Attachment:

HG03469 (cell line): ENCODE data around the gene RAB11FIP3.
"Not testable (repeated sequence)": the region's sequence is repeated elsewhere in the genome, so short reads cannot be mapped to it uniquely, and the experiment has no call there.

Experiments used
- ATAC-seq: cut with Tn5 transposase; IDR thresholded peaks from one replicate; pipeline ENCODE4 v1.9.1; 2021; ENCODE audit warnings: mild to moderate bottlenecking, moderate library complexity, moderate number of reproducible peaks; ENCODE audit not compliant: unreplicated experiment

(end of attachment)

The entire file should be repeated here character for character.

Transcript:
HG03469 (cell line): ENCODE data around the gene RAB11FIP3.
"Not testable (repeated sequence)": the region's sequence is repeated elsewhere in the genome, so short reads cannot be mapped to it uniquely, and the experiment has no call there.

Experiments used
- ATAC-seq: cut with Tn5 transposase; IDR thresholded peaks from one replicate; pipeline ENCODE4 v1.9.1; 2021; ENCODE audit warnings: mild to moderate bottlenecking, moderate library complexity, moderate number of reproducible peaks; ENCODE audit not compliant: unreplicated experiment